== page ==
Make no doubt the invasion of Iraq on 19 March 2003 placed Afghanistan and what strategy at that time prevailed deeply in second place. As a direct hire/contractor for USAID standing up the 1st PRT in Gardez, Paktia, I witnessed military minimized due to the demands of Iraq. The only financial resource at that time for "hearts and minds" was the CERP (commander's emergency response program; USAID's only implementation partner (USAID is not a direct funding agency) was IOM (International Organization of Migration)..hardly an NGO with experience in "post war" infrastructure development. The last time a had experience IOM was in Haiti (Operation Uphold Democracy) with their mission moving people around from one IDP camp to another.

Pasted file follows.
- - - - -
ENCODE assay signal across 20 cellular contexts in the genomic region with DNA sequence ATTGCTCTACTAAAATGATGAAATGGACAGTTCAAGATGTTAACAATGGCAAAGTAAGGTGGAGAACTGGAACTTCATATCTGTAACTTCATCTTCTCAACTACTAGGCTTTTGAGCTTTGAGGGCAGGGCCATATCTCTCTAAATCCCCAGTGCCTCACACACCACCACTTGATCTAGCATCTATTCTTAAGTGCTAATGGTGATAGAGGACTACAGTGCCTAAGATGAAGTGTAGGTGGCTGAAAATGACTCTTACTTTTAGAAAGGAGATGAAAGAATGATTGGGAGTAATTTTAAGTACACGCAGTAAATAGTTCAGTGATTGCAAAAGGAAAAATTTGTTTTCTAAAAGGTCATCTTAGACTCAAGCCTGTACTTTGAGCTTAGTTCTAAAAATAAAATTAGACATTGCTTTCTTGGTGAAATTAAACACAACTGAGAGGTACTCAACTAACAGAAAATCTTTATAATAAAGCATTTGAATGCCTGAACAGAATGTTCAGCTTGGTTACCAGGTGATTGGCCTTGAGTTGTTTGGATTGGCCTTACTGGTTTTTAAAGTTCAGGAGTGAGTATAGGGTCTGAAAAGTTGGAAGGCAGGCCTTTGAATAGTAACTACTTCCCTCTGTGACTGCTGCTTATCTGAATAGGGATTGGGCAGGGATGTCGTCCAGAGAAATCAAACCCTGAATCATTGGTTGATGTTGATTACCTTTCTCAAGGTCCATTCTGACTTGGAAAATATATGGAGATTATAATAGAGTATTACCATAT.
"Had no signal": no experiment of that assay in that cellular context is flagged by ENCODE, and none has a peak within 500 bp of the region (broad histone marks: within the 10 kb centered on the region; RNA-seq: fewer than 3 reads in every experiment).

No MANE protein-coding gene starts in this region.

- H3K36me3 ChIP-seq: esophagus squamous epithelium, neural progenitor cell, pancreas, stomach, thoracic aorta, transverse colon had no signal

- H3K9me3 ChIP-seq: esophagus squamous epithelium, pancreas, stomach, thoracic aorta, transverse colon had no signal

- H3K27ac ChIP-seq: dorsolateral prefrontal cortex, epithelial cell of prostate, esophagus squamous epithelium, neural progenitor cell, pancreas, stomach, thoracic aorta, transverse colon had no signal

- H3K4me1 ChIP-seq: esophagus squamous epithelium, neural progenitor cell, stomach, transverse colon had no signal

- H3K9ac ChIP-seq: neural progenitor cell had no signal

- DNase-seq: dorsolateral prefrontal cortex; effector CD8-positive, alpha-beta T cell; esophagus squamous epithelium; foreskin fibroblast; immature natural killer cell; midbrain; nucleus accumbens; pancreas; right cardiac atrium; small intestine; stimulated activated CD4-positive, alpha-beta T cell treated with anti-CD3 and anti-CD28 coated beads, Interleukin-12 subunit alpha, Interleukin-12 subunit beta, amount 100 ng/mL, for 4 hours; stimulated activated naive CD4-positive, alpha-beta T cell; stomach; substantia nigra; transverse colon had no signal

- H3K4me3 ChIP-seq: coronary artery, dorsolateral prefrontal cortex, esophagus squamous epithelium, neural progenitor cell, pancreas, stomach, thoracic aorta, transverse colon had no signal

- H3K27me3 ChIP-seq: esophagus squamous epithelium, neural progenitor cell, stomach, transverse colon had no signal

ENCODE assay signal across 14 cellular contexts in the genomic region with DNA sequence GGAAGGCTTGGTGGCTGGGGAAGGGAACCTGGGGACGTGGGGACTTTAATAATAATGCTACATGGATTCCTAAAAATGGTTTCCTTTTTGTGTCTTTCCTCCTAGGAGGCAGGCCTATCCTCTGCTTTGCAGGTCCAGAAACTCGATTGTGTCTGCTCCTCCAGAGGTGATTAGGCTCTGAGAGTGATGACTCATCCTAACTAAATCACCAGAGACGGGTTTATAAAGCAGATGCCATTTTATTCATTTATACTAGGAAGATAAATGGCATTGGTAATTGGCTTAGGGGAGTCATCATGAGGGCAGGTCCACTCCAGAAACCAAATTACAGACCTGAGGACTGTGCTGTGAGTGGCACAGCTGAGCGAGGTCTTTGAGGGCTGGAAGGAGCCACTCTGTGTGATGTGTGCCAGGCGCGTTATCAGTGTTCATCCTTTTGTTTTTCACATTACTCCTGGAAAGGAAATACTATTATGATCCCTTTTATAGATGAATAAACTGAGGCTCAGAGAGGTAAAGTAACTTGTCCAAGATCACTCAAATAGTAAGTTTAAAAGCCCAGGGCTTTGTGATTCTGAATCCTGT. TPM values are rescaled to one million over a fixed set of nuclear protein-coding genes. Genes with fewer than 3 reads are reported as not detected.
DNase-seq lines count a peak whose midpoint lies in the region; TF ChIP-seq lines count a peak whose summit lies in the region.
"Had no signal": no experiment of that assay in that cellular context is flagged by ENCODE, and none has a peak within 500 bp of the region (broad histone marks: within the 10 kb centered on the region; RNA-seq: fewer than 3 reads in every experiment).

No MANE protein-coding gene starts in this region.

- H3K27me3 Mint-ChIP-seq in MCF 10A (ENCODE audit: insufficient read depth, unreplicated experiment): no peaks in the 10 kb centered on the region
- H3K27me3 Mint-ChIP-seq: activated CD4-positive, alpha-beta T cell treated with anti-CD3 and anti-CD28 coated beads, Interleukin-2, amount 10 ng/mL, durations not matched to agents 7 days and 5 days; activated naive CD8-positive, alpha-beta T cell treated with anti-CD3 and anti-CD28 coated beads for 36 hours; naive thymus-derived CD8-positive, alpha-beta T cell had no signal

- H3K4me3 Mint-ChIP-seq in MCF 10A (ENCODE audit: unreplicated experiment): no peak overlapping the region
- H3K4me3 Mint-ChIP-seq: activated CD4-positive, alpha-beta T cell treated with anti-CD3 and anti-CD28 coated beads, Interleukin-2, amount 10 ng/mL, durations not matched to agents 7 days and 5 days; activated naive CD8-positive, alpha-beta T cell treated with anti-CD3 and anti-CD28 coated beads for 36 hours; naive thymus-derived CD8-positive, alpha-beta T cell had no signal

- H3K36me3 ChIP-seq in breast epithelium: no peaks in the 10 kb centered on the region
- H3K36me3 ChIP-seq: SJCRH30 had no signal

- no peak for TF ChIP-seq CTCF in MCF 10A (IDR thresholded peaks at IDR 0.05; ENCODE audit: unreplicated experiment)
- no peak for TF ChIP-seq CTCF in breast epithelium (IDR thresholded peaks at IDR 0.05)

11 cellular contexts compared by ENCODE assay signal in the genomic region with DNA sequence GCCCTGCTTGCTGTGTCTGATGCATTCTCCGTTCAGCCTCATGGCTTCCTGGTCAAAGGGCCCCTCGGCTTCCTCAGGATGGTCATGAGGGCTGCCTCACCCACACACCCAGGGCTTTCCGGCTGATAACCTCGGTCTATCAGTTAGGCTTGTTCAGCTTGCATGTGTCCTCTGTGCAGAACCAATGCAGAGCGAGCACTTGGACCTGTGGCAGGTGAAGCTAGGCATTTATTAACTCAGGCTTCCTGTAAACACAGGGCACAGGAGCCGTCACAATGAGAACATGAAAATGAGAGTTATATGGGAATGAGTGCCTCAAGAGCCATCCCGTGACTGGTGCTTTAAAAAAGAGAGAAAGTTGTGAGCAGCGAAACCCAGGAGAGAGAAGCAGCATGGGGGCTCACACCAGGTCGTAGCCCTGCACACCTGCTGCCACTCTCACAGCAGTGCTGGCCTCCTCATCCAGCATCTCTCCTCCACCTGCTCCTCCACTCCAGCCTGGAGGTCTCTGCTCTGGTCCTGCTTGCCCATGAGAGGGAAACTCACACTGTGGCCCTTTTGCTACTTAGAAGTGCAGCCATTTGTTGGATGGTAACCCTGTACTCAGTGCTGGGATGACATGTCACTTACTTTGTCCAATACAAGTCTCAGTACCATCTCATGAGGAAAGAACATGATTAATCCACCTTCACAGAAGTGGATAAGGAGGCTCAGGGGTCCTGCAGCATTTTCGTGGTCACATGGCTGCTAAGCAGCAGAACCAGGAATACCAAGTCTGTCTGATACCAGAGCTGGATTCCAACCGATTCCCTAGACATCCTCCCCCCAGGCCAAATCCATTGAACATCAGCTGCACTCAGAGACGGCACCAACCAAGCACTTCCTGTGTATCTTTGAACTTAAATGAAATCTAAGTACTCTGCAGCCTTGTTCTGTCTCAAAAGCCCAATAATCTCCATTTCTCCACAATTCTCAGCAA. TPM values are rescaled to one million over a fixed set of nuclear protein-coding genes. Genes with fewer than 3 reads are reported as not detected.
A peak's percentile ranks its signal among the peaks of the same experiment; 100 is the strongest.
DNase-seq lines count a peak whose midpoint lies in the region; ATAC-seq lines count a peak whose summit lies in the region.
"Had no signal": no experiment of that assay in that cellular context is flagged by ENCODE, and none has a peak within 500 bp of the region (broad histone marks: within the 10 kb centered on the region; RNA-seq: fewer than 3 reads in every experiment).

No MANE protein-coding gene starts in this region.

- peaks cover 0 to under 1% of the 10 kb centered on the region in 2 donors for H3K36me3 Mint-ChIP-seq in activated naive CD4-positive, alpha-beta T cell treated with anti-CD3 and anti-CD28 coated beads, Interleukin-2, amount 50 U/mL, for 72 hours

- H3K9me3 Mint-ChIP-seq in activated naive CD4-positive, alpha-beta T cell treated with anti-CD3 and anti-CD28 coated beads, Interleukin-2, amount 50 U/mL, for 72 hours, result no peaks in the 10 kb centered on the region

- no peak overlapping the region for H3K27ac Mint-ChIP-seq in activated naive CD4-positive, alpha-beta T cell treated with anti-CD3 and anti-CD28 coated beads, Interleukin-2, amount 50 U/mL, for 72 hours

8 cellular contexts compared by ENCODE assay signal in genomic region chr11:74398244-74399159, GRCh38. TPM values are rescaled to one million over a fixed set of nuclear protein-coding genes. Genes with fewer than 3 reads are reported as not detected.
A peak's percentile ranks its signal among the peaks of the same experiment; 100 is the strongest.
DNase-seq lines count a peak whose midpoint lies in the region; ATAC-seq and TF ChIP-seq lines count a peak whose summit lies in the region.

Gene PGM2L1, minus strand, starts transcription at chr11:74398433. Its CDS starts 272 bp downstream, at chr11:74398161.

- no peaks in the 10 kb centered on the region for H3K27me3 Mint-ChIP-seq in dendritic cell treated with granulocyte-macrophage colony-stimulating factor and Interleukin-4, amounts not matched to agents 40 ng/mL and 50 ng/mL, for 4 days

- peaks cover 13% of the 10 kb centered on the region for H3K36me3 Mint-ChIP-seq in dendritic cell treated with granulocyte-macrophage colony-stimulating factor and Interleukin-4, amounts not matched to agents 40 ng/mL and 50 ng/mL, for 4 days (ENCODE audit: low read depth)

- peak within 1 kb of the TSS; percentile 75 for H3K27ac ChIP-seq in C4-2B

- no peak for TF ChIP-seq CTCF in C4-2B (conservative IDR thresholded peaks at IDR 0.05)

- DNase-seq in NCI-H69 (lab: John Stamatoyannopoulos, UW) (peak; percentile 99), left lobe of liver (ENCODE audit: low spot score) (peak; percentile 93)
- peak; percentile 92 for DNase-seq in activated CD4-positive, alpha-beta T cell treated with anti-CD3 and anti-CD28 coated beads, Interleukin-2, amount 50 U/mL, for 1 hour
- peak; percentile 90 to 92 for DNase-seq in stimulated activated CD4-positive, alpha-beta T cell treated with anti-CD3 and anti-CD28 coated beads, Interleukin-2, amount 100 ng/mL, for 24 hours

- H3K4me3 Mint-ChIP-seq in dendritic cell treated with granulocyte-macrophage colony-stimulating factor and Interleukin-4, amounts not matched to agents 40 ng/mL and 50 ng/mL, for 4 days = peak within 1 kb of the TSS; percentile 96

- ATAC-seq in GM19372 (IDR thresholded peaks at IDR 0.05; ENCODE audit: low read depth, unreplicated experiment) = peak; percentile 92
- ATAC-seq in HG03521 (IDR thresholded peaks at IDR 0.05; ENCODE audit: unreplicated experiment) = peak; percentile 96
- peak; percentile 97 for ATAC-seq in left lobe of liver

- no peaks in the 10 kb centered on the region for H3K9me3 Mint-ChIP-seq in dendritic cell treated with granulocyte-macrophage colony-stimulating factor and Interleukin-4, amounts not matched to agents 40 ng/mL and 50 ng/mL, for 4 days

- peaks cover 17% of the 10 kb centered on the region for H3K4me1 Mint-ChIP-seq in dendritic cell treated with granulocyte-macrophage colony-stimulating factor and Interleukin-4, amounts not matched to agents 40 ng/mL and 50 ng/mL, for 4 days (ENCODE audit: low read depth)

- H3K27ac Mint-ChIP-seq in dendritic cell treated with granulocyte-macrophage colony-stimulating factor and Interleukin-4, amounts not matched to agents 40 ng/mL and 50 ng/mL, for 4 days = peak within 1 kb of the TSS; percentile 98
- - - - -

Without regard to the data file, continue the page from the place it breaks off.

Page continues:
Although, I spent very little time at the Embassy, there were instances when I sat in on meetings (toward the end of my tour) with USAID's implementing partners in education, health care, infrastructure development (Louis Berger..the singular infrastructure development USAID partner in Afghanistan..schools, clinics..and the Kandahar-Kabul Road thru Ghazni). Because the Embassy folks and USAID managers would never venture from the Embassy, the inflated "success" of the implementation partners (NGO's-IO's) became a show. In one case, the presenters did not know there was a field rep for USAID who had traveled to Ghazni, Khost, Logar and Paktia on a daily basis (PRT commander/5th SFG/LTC was a real road warrior). Their assertions of projects was in some cases simply false.